After the Facebook event "Storm Area 51, They Can't Stop All of Us" went viral earlier this week, the federal government is continuing to warn potential raiders against attempting to overrun the top-secret military base located in the deserts of Nevada. Currently, more than 1.7 million people have pledged to attend the Sept. 20 event, which could pose a potentially fatal risk.
"Any attempt to illegally access the area is highly discouraged," Staff Sgt. Joshua Kleinholz of Nellis Air Force Base, which oversees the area that includes Area 51, told the Las Vegas Review-Journal. "Just like any military installation, there are different levels of security, depending on what has been picked up and what has been detected. And, obviously, the degree of response may escalate depending upon the perceived threat."
The would-be raiders, according to the event's page, are planning to "Naruto run" into the base, as "we can move faster than their bullets," though classification policy and national security expert Steven Aftergood told Yahoo News that even getting to the base will prove difficult.
"Those that try to reach it will find that it is remote, rugged and quite far removed from public roadways," Aftergood said. "People will need plenty of water, good health insurance, and possibly a lawyer."
However, even if just a handful of people do go up against the snakes, scorpions, and other dangerous animals lurking in the desert and manage to escape the Lincoln County Sheriff's Department, retired U.S. Army Col. John Alexander expressed his concern.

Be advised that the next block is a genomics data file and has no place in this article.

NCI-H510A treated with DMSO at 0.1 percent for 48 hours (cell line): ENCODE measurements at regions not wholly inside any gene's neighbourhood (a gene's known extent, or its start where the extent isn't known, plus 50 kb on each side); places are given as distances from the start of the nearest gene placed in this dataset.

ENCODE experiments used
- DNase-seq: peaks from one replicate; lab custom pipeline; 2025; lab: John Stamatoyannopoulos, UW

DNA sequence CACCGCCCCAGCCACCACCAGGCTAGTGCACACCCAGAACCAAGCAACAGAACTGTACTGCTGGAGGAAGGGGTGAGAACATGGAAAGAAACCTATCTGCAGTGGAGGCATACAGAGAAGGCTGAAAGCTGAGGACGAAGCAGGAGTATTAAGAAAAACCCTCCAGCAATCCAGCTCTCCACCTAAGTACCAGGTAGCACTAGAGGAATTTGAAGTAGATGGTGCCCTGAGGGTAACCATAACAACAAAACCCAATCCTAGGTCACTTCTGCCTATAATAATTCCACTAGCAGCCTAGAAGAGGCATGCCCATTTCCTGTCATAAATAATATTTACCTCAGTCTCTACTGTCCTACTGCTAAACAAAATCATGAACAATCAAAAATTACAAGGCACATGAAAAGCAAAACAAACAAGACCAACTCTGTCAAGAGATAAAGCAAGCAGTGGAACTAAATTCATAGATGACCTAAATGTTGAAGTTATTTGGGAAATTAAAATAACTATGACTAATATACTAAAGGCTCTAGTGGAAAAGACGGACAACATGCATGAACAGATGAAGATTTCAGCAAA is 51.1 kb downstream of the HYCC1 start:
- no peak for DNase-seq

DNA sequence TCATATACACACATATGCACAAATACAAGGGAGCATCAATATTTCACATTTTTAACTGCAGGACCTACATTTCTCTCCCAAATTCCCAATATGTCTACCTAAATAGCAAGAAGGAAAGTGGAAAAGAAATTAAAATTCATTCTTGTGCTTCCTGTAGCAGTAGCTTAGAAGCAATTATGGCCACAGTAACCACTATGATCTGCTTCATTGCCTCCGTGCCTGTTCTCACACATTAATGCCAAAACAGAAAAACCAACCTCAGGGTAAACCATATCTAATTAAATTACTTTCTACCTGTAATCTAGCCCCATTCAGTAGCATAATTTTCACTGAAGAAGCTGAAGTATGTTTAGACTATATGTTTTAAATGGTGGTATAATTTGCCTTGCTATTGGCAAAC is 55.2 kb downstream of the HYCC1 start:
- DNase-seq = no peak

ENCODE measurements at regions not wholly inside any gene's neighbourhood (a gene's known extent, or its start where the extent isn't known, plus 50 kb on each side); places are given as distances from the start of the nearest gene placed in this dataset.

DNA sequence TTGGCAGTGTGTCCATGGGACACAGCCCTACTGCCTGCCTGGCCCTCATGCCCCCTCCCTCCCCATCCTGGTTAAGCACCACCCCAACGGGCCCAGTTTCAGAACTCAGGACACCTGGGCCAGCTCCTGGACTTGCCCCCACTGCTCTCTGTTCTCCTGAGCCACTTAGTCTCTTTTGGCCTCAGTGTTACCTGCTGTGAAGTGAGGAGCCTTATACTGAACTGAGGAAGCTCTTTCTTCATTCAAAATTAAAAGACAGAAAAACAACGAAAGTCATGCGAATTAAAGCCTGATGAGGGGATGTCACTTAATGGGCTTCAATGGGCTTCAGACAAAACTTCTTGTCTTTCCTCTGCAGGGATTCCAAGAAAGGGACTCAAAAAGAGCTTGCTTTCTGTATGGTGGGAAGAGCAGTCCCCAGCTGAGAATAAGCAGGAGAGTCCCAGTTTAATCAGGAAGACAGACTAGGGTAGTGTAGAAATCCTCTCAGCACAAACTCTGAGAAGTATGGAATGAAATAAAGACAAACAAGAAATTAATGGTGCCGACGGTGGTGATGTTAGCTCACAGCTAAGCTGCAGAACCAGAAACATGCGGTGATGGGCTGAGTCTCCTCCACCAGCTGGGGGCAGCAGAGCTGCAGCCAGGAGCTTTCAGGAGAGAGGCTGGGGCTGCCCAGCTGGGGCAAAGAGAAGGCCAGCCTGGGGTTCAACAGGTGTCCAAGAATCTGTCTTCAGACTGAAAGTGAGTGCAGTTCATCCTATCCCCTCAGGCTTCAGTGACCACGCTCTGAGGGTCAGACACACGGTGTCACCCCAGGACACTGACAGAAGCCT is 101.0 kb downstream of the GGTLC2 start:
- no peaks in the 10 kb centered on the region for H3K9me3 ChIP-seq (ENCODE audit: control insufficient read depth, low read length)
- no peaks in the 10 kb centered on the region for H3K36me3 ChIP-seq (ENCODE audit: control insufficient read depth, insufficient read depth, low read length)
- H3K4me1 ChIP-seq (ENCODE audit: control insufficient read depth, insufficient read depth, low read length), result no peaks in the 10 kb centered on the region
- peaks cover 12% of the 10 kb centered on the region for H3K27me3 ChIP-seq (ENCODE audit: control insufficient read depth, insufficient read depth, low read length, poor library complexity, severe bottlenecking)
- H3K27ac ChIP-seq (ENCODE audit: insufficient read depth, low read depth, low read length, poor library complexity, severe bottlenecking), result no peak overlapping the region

"If somebody got far enough, that's a PR nightmare for everybody," he said. "Any physical attempt to get in will be disastrous."
In fact, in January of this year a man was shot and killed after he got too close to Area 51. The unnamed man had driven past a security checkpoint at Mercury, Nevada, prompting a chase. After he eventually stopped his vehicle and exited, he was shot by Nevada National Security Site (NNSS) officers when he approached them with a "cylindrical object" and failed to adhere to their demands to stop.
Earlier this week, Air Force spokesperson Laura McAndrews confirmed that the military was aware of the raid and discouraged "anyone from trying to come into the area where we train American armed forces." She added that "the U.S. Air Force always stands ready to protect America and its assets."
Although it remains to be seen if anybody will show up, the event is slated to be live streamed on Facebook for those unwilling to press their luck with the military.